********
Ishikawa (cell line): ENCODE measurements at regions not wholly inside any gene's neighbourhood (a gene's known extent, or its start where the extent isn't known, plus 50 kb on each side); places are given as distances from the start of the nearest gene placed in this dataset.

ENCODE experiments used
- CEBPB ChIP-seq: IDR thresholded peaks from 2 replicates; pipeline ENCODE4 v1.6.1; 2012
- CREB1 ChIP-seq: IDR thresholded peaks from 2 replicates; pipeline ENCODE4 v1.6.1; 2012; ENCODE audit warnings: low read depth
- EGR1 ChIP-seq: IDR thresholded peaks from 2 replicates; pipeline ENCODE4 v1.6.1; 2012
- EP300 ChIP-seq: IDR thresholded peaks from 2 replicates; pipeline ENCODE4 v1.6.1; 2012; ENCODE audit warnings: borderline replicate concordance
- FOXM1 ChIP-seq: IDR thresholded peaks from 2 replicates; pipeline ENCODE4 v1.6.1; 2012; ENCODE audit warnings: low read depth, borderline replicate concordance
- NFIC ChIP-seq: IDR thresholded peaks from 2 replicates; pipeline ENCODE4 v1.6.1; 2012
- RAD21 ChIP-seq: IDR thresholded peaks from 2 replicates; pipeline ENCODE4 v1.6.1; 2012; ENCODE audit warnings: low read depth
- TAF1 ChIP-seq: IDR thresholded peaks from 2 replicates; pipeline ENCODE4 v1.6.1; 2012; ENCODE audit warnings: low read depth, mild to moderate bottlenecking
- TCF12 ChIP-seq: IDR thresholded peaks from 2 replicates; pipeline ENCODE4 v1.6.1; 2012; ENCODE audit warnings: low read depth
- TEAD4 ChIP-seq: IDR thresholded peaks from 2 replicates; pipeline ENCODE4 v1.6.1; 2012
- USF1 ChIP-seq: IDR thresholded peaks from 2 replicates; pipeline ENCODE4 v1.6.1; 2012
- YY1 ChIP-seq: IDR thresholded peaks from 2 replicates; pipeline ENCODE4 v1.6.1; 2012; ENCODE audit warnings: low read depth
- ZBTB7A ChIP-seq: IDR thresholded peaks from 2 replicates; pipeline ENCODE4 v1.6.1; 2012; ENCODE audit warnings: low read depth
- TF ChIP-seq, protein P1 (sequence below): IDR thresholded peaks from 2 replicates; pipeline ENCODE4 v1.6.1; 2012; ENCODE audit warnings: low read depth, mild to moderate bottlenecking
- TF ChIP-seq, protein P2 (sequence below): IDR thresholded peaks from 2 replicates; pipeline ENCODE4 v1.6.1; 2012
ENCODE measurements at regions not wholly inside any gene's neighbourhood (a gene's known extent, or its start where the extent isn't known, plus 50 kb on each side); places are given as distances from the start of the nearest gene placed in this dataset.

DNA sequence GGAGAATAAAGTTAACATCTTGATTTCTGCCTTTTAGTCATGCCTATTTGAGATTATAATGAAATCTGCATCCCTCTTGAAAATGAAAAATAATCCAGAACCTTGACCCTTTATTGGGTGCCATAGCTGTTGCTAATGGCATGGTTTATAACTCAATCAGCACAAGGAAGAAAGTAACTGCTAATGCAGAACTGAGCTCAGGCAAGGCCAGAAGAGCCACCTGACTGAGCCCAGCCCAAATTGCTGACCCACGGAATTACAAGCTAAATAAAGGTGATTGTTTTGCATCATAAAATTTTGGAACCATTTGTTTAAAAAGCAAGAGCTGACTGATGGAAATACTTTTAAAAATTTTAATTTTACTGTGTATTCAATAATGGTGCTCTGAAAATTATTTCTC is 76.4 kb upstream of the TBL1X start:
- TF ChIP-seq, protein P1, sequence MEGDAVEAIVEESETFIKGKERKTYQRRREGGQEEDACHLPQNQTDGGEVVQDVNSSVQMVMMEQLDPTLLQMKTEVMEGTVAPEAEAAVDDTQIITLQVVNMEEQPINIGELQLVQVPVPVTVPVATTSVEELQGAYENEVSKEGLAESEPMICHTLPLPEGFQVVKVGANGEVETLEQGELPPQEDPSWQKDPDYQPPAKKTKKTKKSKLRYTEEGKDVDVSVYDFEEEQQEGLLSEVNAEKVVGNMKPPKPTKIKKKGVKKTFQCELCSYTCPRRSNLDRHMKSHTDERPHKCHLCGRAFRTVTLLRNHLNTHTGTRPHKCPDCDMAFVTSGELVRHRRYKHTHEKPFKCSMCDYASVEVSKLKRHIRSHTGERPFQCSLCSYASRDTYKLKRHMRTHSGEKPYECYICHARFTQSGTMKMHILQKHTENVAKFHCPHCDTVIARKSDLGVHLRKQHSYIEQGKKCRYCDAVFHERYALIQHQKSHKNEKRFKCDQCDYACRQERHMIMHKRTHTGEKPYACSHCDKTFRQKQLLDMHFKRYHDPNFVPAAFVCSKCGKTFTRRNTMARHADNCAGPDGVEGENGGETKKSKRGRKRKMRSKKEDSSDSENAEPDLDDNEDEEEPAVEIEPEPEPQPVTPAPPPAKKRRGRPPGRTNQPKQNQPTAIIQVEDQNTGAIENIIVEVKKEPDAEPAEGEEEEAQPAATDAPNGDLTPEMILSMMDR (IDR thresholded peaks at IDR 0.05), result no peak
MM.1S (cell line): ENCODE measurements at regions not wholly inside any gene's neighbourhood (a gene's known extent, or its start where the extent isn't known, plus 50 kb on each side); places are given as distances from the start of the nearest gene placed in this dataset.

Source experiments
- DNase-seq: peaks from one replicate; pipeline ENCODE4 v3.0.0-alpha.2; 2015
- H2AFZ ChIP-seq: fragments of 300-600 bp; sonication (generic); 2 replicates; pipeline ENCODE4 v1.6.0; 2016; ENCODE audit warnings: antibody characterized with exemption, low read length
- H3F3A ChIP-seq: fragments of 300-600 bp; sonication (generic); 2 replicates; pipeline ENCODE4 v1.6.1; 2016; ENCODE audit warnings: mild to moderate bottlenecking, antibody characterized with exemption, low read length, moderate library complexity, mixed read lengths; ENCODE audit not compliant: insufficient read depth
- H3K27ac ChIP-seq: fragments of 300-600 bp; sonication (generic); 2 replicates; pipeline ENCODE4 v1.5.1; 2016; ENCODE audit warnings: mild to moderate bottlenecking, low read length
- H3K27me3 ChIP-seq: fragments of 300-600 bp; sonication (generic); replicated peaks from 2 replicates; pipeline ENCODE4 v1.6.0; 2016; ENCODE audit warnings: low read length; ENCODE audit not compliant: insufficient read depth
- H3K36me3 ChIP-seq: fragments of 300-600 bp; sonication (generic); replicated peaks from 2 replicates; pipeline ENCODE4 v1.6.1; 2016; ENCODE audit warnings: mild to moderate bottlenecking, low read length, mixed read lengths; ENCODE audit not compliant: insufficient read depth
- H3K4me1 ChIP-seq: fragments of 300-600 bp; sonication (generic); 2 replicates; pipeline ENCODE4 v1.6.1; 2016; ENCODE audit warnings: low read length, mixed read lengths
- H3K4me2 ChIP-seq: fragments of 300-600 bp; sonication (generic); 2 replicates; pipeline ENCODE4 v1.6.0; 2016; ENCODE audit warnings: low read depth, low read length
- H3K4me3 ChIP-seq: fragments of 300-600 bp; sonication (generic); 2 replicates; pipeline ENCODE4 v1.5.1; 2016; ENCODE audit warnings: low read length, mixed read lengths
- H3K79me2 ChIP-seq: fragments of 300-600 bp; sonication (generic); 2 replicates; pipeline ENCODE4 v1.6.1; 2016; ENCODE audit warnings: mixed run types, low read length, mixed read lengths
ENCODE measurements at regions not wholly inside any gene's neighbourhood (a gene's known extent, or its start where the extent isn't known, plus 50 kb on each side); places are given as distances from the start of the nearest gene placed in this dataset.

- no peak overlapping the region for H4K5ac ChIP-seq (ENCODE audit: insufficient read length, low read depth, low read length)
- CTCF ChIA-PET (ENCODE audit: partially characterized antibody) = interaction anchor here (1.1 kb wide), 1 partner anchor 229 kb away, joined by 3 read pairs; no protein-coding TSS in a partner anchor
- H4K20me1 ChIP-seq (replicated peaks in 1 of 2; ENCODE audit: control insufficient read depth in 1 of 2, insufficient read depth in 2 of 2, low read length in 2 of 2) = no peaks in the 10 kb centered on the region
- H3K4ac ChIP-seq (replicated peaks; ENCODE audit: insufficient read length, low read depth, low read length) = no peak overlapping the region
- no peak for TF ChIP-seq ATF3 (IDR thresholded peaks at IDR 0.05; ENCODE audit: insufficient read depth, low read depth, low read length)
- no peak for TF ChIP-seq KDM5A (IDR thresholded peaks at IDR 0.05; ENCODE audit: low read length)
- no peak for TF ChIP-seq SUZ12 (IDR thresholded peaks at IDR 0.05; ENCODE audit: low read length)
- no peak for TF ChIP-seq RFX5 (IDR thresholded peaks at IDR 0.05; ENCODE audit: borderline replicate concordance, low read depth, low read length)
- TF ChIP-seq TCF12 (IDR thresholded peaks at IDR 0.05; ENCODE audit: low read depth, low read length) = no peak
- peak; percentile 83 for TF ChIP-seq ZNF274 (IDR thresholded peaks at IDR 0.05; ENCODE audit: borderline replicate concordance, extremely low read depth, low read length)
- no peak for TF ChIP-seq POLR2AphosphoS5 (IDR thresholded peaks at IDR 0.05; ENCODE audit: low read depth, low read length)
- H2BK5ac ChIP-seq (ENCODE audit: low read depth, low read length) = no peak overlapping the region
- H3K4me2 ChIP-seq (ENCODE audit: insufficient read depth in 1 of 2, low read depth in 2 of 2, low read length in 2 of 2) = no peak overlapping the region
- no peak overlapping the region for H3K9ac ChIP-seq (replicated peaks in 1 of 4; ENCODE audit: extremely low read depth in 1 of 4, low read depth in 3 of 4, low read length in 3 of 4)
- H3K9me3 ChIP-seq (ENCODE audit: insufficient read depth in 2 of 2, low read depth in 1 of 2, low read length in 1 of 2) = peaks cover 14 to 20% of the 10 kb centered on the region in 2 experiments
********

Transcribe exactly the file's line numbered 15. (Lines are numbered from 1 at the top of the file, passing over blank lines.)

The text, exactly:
- ZBTB7A ChIP-seq: IDR thresholded peaks from 2 replicates; pipeline ENCODE4 v1.6.1; 2012; ENCODE audit warnings: low read depth